For several years are known vulnerabilities of GPS systems, but the wide use of these technology in today's society need a continuous reassessment of the risks we are exposed.
The first report in which they were discussed threats to technology is known as the "Volpe Report" that describe which are the main reasons to consider the GPS system as an attractive target in the civil and military sectors.
The main threat to GPS systems is known as "GPS spoofing" whereby an interference in GPS receiver is fooled into tracking counterfeit GPS signals. Unlike in case of jamming of GPS signals in the case of spoofing the targeted receivers are deceived.
GPS "spoofers" are devices that create false GPS signals to fool receivers into thinking that they are at a different location or different time,this type of attacks can be really useful in a multitude of scenarios.
Let's consider that this attacks aren't simple to detect and can be conducted in aviation like in financial environments.
The Volpe report recommends studies to characterized the spoofing threat: "Information on the capabilities, limitations, and operational procedures [of spoofers] would help identify vulnerable areas and detection strategies."
During the risk assessment have been studied several countermeasures classified for their implementation.
Countermeasures implemented in software on GPS receivers
- Amplitude discrimination
- Time-of-arrival discrimination
More sophisticated tecniques are:
- Consistency of navigation inertial measurement unit (IMU) cross-check
- Polarization discrimination
- Angle-of-arrival discrimination
- Cryptographic authentication
Some attacks are quite difficult to conduct because that need sophisticated hardware like multiple antennas or a high-grade inertial measurement unit (IMU) charaterized by high costs. The best prevention of this attacks could be made using cryptographic techniques, in other words receiver and transmitter use mutual authentication processes avoiding interferences of external sources. Unfortunately this tecniques, while compatible with a classic gps, require more powerful hardware and systems able to manage the overhead introduced by authentication procedures, for this reason it is largely used in military sector and not in civil one because it require modification of the systems used.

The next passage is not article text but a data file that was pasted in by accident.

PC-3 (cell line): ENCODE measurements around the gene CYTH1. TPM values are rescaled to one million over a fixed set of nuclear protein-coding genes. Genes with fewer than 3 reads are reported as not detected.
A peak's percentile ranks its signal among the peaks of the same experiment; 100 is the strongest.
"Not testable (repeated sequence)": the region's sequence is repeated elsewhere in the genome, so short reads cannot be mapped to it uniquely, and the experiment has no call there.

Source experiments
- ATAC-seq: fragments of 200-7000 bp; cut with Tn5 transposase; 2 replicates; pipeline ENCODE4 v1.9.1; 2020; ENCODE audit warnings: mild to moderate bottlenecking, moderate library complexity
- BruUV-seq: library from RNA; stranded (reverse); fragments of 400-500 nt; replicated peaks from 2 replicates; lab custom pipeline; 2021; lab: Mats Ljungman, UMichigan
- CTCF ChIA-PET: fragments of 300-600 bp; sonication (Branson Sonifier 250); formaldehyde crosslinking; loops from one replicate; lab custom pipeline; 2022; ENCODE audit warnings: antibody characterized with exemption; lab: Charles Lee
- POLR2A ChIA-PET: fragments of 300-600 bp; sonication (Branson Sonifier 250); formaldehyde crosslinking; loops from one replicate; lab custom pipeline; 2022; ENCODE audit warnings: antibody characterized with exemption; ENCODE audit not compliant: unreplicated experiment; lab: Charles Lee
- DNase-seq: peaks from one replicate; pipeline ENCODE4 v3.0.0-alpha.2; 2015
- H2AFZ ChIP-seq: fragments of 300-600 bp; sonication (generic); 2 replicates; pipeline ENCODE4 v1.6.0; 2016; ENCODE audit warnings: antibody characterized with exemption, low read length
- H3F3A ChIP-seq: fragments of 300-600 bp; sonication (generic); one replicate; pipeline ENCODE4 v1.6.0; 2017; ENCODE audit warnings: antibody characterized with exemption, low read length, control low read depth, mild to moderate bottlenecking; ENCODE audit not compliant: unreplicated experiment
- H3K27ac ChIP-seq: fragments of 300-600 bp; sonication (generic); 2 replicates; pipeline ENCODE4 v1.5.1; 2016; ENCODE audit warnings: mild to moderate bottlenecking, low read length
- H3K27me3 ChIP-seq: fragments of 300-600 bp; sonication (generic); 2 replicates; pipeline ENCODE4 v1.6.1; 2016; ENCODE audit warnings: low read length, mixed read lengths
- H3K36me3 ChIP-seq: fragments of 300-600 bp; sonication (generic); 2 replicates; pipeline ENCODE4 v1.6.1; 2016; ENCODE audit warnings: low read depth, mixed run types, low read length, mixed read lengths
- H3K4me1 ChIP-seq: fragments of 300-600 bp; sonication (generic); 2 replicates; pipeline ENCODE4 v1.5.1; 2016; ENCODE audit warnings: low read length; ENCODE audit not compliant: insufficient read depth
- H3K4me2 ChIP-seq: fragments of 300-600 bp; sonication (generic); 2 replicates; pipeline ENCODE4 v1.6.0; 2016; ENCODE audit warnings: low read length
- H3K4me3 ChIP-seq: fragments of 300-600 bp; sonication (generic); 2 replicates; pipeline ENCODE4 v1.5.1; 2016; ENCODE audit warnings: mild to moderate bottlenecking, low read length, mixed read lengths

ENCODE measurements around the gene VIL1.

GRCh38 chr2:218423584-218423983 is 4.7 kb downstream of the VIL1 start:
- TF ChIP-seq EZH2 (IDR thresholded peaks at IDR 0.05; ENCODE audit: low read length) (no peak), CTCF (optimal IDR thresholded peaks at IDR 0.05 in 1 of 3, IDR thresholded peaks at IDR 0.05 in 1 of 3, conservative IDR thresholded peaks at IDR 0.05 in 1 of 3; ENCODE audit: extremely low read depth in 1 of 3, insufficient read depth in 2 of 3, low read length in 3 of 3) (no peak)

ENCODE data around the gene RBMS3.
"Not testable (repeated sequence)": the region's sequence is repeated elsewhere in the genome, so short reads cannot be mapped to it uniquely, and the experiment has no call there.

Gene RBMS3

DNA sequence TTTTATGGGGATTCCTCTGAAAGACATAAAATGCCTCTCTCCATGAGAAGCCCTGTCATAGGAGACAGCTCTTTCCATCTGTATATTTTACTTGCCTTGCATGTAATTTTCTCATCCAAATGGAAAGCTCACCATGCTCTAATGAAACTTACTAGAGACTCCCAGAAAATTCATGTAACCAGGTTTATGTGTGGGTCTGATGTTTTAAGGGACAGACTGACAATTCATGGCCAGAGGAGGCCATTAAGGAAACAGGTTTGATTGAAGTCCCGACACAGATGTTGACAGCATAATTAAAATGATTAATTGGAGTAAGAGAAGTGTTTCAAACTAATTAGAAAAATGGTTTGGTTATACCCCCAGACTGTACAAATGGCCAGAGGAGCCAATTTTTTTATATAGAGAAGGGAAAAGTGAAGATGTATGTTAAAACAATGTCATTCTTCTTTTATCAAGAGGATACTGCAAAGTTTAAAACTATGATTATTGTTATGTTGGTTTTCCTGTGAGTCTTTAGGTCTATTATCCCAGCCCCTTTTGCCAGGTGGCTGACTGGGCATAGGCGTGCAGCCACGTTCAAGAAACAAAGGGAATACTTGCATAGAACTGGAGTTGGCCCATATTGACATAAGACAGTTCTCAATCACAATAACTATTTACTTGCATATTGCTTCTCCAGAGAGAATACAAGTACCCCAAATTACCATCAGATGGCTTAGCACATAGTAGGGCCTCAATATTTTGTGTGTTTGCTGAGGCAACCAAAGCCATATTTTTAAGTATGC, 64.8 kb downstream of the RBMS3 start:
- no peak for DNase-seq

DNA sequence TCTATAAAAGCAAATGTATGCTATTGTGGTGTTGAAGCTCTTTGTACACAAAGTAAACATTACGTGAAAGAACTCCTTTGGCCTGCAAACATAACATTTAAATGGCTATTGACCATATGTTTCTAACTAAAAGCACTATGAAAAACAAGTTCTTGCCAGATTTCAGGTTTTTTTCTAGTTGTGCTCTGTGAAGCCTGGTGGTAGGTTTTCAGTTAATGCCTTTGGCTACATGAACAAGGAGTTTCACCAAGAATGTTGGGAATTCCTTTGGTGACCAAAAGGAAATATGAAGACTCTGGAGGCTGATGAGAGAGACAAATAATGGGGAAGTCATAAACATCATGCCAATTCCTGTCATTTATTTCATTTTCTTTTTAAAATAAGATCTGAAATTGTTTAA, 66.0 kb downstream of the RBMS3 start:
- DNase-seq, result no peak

In our imagination the use of GPS systems is related to the concepts of position and route, the use of these tools in aviation, marine and transportation to indicate the way forward in the absence of other references. This view is profoundly mistaken. The GPS are also used in other areas, from environmental control to the financial sector. A possible attacks to GPS system would impact many sector with serious consequences. Since December 2003 the Department of Homeland Security alerted on the risk of possible attack providing some countermeasures including monitoring the absolute and relative GPS signal strength, monitoring the satellite identification codes and the number of signals received and checking the time intervals between the received signals to guard against spoofs.
Extremely interesting is the impact that a GPS system can have on the financial world. In these areas it is vital the accuracy of measuring time on a global scale and the synchronization between the various zones. To do this it used the GPS technology. The main trading systems use GPS to synchronize each other and an attack could even cause the trading block.
A typical attack can be addressed with the intent to sabotage the times on one of the global stock exchanges, it could cause the block of the activities once the automated trading systems notice the anomaly. It's happened in 2010 during the Flash Crash of 2.45, on May 6th when the United States stock market crashed.
Imagine what could cause a misalignment of a few milliseconds between the various trading systems. Criminals could exploit this mismatch to have advance knowledge of the value of some trade. In this way it is possible to make fraud with worrying consequences.
Todd Humphreys Assistant Professor of the University of Texas with him team have created the world's most powerful GPS spoofer and has tested it on GPS-based timing devices used in mobile phone transmitters.
Fortunately so far no serious attack has been recorded but we are seeing evidence of basic spoofing, likely carried out by rogue individuals or small groups of criminals. Evidence of this attack have been collected in several countries monitoring jamming and spoofing activities for a long period.
It is necessary to take in serious consideration this kind of threat due their sensible impact on our ordinary activities.